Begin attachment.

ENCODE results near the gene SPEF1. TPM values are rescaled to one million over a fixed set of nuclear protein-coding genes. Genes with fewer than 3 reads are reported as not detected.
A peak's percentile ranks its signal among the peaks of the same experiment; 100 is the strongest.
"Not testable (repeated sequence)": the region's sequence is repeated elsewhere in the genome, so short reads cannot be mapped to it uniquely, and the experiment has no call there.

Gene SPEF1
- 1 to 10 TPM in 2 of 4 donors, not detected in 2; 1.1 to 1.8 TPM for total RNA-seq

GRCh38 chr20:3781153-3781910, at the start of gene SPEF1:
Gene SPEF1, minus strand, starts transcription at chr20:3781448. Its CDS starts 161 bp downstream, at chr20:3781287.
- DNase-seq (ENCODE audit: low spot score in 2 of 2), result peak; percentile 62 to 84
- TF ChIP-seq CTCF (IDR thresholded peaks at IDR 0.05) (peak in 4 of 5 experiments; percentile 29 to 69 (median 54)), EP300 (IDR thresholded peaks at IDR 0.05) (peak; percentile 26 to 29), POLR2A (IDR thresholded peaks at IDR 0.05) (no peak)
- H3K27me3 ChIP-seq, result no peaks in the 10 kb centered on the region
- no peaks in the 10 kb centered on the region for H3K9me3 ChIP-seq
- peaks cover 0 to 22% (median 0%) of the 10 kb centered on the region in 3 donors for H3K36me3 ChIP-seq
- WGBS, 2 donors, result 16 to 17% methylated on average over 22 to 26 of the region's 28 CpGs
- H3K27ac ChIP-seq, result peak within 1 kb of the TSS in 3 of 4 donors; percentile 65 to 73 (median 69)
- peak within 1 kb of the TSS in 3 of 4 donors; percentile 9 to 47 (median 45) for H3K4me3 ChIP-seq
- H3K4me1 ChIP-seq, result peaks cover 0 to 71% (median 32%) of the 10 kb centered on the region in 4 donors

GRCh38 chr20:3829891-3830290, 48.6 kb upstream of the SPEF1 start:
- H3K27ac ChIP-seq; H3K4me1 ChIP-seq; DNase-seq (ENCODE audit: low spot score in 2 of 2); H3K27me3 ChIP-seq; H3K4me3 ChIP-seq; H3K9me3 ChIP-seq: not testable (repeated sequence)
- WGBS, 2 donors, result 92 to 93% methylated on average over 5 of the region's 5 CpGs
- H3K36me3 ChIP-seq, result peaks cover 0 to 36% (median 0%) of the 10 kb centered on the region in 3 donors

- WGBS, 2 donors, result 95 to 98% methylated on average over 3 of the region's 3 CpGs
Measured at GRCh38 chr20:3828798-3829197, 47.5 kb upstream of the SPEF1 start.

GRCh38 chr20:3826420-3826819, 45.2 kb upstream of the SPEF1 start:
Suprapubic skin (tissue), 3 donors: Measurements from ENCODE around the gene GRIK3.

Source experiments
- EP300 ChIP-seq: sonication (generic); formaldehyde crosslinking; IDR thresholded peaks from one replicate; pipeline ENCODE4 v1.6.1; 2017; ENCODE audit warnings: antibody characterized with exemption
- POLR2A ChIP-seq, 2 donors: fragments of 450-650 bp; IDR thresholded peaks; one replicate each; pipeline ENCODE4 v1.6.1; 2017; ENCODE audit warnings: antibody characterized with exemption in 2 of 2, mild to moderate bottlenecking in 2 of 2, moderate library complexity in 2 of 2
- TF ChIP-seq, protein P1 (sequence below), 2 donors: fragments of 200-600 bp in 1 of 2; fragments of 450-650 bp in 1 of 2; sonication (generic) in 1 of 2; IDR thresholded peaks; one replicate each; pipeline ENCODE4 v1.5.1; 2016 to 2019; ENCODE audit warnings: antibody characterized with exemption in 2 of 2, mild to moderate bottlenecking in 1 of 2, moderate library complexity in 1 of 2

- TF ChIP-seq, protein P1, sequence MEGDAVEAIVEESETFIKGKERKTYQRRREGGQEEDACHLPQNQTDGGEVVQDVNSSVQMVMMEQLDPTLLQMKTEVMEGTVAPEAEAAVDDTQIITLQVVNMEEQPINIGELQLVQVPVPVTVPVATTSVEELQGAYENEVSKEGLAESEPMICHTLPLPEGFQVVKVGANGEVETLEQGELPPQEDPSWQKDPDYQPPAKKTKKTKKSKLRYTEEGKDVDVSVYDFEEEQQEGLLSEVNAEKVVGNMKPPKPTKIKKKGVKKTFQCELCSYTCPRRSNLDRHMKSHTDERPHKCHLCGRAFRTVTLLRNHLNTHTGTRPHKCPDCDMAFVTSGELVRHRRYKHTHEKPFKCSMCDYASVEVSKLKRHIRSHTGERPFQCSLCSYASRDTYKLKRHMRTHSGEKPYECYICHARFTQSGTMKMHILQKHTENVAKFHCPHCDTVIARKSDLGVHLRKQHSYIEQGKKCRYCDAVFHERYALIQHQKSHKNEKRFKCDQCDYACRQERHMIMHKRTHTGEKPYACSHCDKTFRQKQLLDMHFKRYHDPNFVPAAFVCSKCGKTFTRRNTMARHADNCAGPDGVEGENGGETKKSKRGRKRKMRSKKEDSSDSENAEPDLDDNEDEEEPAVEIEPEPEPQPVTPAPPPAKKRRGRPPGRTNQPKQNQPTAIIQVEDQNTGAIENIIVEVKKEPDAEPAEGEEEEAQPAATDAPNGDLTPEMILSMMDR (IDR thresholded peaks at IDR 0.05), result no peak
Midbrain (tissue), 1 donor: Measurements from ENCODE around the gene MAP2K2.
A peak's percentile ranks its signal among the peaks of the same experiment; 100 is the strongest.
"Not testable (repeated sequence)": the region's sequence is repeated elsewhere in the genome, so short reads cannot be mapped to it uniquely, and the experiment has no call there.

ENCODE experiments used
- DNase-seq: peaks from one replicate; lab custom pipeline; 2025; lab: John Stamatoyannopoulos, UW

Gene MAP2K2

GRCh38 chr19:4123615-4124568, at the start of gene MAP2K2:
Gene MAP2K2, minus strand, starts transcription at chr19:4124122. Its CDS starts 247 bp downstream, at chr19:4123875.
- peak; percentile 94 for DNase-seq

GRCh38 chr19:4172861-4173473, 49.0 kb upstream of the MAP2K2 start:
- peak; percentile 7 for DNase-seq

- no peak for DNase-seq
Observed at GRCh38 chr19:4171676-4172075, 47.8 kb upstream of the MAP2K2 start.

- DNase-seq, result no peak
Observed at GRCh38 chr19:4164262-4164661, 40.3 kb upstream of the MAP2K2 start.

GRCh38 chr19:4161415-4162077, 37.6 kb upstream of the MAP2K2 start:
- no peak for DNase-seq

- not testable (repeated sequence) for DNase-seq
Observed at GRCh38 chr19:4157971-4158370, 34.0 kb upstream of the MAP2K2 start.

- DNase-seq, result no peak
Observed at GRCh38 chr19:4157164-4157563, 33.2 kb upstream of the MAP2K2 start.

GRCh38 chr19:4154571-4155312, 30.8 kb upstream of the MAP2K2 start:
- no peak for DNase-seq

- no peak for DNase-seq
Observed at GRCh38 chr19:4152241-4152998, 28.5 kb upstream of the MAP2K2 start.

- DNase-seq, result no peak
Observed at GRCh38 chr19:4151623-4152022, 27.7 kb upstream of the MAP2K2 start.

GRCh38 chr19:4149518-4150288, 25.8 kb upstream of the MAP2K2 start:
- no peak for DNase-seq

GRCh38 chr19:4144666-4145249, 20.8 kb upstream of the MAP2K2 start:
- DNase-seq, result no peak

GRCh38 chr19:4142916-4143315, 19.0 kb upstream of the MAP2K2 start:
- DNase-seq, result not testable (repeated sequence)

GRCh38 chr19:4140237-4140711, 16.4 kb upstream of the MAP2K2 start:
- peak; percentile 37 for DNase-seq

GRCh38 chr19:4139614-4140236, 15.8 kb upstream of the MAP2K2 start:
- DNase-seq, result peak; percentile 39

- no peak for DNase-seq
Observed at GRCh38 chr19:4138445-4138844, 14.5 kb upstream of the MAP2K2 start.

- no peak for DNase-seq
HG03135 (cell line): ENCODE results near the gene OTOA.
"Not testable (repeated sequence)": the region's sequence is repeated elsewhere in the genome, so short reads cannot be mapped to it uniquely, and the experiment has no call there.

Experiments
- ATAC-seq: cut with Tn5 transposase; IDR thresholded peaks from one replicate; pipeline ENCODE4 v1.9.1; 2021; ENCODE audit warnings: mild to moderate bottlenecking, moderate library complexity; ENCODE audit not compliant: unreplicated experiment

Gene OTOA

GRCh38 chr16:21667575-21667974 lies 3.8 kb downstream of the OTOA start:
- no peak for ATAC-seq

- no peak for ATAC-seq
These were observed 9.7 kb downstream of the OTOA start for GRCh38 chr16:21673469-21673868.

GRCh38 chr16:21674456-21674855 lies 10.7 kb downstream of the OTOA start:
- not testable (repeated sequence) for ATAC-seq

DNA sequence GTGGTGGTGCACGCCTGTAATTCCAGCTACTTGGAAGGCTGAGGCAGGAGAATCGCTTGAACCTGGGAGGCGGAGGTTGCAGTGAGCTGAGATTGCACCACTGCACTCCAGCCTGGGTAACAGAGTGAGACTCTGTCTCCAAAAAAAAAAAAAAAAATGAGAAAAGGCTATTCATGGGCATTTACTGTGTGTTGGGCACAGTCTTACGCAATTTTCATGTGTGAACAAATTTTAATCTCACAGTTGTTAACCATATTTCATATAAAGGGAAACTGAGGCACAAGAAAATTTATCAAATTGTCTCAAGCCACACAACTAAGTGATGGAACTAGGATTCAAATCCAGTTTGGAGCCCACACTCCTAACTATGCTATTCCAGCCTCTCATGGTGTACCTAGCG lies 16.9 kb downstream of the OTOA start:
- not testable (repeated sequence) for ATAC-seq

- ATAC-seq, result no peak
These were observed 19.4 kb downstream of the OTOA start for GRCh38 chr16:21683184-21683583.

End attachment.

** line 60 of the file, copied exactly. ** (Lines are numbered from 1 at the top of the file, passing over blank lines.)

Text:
- DNase-seq, result no peak